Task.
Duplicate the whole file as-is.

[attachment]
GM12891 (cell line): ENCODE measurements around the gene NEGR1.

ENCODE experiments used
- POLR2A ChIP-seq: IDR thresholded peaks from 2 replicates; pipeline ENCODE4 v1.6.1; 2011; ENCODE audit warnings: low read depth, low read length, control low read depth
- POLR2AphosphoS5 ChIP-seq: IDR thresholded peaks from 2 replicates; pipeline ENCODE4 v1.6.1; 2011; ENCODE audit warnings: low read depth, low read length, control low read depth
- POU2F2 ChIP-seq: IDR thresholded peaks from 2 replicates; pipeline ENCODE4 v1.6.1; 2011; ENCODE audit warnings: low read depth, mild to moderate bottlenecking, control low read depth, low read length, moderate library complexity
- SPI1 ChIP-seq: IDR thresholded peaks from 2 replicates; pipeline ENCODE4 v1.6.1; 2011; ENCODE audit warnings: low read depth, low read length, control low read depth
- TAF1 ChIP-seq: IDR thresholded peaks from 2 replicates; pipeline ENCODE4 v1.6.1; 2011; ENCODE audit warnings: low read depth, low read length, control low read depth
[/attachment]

GM12891 (cell line): ENCODE measurements around the gene NEGR1.

ENCODE experiments used
- POLR2A ChIP-seq: IDR thresholded peaks from 2 replicates; pipeline ENCODE4 v1.6.1; 2011; ENCODE audit warnings: low read depth, low read length, control low read depth
- POLR2AphosphoS5 ChIP-seq: IDR thresholded peaks from 2 replicates; pipeline ENCODE4 v1.6.1; 2011; ENCODE audit warnings: low read depth, low read length, control low read depth
- POU2F2 ChIP-seq: IDR thresholded peaks from 2 replicates; pipeline ENCODE4 v1.6.1; 2011; ENCODE audit warnings: low read depth, mild to moderate bottlenecking, control low read depth, low read length, moderate library complexity
- SPI1 ChIP-seq: IDR thresholded peaks from 2 replicates; pipeline ENCODE4 v1.6.1; 2011; ENCODE audit warnings: low read depth, low read length, control low read depth
- TAF1 ChIP-seq: IDR thresholded peaks from 2 replicates; pipeline ENCODE4 v1.6.1; 2011; ENCODE audit warnings: low read depth, low read length, control low read depth